One of the most insane new voices in cinema is the screaming howl of Yoshihiro Nishimura, director of TOKYO GORE POLICE, and special effects genius (who also did the effects for LOVE EXPOSURE and SAMURAI PRINCESS, screening in this year’s festival). He couldn’t join us for the premiere of TOKYO GORE POLICE last year so for one weekend only we’ll be hosting him at the New York Asian Film Festival and holding a special TOKYO GORE NIGHT event.
First up will be screenings of several completely nuts short films from Nishimura and his cabal of lunatics all set in the TOKYO GORE POLICE and MACHINE GIRL universe. Then there will be a special onstage presentation by these madmen followed by a screening of TOKYO GORE POLICE during which we’ll record a live audio commentary for the movie’s upcoming special edition DVD. Accompanying Nishimura will be Noboru Iguchi, the director of MACHINE GIRL and the maniac responsible for the short film SHYNESS MACHINE GIRL which we’ll also be screening that night. Also coming will be Tsuyoshi Kazuno, a visual effects supervisor on SAMURAI PRINCESS, MACHINE GIRL and many others. More surprises are in store, so make sure you wear something that you don’t mind getting soaked with blood.
BE A MAN THE TAK SAKAGUCHI WAY
Also at this year’s festival is a small focus on Japanese stuntman, director and action choreographer, Tak Sakaguchi (VERSUS, AZUMI, GODZILLA: FINAL WARS). He’ll be presenting his films YOROI SAMURAI ZOMBIE and BE A MAN! SAMURAI SCHOOL. He also did the action for LOVE EXPOSURE. He’ll be accompanied by stuntman and action choreographer Isao Karasawa (who worked on the Hong Kong film, FLASHPOINT, and who holds two world records for being hit by cars, and is hard at work on a third) and the two of them are apparently going to be doing some onstage stunts before the screenings.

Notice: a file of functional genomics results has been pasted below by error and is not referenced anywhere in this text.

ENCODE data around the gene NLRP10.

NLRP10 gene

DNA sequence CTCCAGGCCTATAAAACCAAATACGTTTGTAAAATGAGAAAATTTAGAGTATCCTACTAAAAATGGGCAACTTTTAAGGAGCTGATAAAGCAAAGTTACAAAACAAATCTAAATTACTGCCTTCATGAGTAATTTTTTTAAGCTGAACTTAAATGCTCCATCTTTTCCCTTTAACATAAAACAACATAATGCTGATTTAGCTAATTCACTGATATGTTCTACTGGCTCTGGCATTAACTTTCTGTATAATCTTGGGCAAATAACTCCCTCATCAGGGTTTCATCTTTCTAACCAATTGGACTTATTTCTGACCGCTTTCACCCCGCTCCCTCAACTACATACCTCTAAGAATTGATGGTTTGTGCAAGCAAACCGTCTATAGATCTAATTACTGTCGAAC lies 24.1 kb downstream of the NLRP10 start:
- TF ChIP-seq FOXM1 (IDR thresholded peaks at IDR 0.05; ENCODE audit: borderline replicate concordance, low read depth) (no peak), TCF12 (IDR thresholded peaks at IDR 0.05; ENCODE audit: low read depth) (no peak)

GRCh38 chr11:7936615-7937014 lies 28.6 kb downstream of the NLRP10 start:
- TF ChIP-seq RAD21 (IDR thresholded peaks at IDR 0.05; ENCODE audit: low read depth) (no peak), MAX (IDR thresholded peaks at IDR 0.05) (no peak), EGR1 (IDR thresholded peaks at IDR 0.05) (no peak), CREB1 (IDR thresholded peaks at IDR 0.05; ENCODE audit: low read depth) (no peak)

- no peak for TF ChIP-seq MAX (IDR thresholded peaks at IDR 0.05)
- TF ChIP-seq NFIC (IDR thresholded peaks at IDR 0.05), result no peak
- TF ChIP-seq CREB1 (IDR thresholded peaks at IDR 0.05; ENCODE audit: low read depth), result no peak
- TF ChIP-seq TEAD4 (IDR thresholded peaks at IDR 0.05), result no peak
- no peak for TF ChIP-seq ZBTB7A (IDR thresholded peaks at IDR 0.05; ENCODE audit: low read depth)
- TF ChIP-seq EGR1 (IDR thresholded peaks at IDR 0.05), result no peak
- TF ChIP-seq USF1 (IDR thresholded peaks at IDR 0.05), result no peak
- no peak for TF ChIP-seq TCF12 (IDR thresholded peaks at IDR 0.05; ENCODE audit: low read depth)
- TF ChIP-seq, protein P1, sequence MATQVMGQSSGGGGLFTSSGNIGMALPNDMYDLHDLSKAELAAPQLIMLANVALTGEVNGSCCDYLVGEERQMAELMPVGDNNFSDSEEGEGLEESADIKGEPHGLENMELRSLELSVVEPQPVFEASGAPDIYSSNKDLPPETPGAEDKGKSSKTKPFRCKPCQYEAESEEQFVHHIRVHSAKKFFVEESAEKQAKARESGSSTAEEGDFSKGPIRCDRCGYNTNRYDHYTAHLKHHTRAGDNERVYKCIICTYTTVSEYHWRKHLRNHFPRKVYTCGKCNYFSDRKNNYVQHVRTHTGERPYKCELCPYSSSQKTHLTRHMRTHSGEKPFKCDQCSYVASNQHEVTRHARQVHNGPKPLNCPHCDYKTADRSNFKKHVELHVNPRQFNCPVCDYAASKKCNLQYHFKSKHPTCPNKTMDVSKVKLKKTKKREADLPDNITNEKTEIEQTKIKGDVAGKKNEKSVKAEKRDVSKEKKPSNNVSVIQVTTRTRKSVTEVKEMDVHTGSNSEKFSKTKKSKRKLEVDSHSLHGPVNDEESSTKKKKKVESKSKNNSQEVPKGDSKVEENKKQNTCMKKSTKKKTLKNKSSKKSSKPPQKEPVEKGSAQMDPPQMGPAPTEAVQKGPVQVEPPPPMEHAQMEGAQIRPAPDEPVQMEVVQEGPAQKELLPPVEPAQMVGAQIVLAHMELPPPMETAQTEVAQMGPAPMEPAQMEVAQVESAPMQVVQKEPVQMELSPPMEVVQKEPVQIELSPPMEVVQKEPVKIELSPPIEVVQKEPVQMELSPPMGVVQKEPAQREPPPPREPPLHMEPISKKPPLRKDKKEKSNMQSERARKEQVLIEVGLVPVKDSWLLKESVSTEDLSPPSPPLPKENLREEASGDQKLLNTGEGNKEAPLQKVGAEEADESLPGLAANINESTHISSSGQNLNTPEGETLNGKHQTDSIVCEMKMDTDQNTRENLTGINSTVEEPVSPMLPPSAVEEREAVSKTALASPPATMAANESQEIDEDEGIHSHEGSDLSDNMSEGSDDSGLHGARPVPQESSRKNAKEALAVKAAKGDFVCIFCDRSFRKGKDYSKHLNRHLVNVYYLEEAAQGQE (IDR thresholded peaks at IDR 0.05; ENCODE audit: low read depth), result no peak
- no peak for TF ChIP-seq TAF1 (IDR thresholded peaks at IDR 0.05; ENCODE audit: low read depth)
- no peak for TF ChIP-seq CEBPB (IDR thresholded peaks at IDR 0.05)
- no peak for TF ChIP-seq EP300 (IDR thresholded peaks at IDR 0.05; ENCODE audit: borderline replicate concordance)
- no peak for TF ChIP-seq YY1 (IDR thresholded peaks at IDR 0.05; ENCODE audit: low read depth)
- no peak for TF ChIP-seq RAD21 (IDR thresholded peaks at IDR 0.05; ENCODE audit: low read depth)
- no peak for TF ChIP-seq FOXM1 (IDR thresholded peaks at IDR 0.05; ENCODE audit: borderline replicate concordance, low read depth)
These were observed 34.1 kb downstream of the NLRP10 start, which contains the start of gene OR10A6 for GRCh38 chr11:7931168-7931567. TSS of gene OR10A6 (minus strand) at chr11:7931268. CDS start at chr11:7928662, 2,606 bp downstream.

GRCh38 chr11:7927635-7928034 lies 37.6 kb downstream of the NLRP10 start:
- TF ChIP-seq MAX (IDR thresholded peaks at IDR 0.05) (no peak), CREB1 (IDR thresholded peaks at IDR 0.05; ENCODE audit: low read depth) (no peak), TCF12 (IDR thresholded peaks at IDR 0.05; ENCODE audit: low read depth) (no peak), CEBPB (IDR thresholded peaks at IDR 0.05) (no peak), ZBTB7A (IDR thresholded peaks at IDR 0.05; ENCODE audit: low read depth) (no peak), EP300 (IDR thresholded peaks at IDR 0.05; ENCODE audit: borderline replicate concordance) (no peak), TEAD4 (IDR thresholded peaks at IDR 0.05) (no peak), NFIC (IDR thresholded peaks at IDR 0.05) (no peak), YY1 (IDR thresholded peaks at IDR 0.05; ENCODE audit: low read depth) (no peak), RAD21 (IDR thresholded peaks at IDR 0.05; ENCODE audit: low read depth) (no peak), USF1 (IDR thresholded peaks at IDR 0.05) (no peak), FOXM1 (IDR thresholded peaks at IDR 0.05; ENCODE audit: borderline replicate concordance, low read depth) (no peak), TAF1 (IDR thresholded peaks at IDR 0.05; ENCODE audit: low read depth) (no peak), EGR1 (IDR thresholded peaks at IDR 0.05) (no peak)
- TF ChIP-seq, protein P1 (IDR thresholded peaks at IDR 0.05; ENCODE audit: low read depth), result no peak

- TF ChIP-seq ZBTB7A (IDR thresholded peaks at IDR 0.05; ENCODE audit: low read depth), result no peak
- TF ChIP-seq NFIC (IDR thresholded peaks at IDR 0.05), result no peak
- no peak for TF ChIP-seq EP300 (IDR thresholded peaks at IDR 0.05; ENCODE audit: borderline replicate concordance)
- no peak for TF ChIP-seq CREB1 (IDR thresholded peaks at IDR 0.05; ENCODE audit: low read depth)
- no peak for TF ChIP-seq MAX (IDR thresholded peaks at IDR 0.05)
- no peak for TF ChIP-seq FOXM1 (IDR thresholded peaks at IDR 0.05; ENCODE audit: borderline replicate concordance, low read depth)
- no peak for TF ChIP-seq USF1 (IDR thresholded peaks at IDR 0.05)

MSFF KOREAN SHORT FILMS
For the third year in a row, selections from Korea’s most popular genre short film festival are hitting the New York Asian Film Festival in two programs. But this time there’s more animation than ever before, and some of the funniest movies we’ve ever screened. Line-ups include the animated gems LOVE IS A PROTEIN (about a world of fried chicken restaurants haunted by half-human, half-chicken mutants) and A COFFEE VENDING MACHINE AND ITS SWORD (about a martial arts master reincarnated as a coffee vending machine). Also, the nastiest send-up of local TV news, SHAGGY-DOG STORY, as well as the usual line-up of elderly gay lovers, vindictive butchers, angry cats, dead moms and riot cops on the rampage.
Presentation of MSFF Korean Short Films at the NYAFF 2009 is made possible through the generous support of the Korean Cultural Service in New York.
(Japan, 2008, Sion Sono, New York Premiere)
The director of EXTE and NORIKO’S DINNER TABLE returns with one of the most amazing cinematic achievements of the year. A four-hour epic about pornography, Catholicism, families, fathers, true love, cross-dressing, kung fu, cults and mental illness, this movie will cleanse you of your sins and leave you horny as hell. This is your only chance to see it, and if you ever loved movies you cannot afford to miss it.